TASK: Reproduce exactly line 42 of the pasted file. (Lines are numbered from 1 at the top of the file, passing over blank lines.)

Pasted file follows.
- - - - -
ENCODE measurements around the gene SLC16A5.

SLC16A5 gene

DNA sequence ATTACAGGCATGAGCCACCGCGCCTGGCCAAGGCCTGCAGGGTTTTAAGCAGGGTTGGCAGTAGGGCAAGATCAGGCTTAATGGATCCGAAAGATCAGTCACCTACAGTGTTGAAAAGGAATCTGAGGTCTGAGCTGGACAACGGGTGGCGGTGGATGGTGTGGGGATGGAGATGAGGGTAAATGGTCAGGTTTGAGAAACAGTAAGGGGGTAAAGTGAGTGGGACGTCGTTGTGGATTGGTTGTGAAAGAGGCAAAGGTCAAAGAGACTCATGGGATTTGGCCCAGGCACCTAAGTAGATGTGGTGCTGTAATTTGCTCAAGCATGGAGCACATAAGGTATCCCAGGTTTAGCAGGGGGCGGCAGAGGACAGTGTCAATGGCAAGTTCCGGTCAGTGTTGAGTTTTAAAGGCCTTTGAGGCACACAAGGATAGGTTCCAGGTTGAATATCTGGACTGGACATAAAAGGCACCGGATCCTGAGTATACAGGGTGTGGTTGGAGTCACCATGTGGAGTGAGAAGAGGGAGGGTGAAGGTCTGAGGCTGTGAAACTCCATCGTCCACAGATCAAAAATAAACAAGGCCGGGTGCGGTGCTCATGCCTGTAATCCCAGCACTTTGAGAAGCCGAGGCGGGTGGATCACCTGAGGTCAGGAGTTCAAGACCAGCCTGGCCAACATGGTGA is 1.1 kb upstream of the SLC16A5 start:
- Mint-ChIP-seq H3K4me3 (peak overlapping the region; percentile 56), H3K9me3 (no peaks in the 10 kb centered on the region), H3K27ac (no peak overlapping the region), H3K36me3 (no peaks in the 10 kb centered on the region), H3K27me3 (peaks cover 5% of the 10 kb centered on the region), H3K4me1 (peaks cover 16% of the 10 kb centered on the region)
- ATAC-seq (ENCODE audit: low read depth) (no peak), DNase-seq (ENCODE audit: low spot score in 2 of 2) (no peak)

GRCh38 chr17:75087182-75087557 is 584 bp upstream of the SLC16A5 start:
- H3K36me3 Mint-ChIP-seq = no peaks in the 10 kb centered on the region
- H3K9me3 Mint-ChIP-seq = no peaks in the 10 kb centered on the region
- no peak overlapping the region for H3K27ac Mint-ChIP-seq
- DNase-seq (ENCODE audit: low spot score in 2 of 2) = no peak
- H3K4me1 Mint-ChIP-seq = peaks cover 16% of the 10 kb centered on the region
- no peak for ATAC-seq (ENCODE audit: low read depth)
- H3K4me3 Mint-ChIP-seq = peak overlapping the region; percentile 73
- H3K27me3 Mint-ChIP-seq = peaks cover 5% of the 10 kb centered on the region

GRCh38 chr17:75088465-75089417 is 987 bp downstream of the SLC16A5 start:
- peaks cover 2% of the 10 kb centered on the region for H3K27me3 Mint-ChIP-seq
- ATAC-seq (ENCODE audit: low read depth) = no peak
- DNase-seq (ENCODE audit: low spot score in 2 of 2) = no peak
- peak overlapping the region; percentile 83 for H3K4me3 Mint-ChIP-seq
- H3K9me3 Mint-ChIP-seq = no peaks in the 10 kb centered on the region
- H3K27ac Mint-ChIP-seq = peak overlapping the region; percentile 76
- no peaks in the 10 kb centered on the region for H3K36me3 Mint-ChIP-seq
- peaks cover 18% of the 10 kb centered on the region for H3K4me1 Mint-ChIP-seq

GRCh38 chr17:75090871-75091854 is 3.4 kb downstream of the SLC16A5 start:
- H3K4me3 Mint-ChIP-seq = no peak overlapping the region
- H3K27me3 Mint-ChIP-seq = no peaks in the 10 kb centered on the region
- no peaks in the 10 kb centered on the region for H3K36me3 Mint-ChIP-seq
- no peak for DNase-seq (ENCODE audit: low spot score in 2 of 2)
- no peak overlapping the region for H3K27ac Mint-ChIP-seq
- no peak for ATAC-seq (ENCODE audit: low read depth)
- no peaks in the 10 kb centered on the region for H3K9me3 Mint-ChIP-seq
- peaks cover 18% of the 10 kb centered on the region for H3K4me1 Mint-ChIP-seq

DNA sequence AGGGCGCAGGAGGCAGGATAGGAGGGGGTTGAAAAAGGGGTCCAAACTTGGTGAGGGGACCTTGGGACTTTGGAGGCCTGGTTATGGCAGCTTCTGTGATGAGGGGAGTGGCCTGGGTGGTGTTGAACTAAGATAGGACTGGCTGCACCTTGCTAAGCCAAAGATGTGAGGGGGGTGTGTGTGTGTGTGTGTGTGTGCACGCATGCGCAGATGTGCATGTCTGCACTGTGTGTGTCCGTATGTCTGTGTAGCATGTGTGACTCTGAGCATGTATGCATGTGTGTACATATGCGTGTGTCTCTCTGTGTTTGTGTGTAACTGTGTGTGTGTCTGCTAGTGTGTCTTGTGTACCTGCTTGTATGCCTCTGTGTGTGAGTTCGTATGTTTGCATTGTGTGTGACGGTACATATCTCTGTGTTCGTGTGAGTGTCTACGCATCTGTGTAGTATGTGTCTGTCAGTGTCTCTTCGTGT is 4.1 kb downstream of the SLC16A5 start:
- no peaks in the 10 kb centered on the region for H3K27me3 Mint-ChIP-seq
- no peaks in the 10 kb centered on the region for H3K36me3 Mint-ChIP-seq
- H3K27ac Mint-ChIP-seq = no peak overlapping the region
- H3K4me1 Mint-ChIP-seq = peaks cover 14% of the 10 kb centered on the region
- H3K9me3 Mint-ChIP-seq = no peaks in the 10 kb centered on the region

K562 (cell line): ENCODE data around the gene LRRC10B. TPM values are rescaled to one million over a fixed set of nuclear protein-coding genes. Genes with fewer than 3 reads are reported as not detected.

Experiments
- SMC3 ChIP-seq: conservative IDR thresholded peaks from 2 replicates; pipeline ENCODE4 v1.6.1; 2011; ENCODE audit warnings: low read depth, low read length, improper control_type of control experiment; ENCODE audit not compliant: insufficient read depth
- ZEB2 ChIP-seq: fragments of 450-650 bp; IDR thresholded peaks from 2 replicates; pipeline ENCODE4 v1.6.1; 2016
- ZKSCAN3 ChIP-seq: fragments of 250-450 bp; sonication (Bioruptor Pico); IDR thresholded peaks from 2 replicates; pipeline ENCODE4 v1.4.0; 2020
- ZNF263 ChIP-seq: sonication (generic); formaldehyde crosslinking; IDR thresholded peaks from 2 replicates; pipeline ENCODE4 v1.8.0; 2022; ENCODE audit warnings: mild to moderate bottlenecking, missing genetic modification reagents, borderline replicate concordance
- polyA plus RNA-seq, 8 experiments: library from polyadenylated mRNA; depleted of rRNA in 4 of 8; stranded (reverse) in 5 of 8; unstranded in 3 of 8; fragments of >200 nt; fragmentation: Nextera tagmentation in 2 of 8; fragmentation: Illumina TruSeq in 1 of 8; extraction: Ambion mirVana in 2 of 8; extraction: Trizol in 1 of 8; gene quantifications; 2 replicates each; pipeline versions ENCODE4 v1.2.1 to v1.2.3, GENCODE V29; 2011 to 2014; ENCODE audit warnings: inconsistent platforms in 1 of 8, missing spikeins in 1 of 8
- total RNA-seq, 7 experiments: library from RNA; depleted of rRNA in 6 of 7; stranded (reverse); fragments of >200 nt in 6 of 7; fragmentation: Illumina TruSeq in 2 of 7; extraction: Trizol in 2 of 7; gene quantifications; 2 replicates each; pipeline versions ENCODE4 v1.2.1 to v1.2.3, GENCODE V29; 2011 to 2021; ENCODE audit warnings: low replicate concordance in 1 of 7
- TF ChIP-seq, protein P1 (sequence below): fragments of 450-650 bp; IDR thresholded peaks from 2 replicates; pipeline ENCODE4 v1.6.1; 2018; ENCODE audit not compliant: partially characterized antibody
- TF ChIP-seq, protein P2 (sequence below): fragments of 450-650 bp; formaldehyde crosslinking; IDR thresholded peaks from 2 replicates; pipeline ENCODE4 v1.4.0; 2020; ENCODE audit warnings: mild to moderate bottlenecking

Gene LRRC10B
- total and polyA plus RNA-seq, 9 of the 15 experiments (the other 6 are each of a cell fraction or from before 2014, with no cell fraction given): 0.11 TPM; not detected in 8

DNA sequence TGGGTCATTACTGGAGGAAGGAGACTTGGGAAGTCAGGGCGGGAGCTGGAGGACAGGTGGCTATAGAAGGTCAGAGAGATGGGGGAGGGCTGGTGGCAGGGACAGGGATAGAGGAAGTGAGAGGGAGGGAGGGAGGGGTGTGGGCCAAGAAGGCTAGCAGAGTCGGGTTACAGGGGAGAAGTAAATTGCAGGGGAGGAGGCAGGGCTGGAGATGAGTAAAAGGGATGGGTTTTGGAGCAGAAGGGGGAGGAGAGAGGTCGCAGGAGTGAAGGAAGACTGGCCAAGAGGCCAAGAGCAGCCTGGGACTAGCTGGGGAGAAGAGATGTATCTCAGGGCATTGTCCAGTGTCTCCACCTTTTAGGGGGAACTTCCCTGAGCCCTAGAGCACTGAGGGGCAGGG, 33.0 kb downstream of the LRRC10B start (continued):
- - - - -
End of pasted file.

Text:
- ZEB2 ChIP-seq: fragments of 450-650 bp; IDR thresholded peaks from 2 replicates; pipeline ENCODE4 v1.6.1; 2016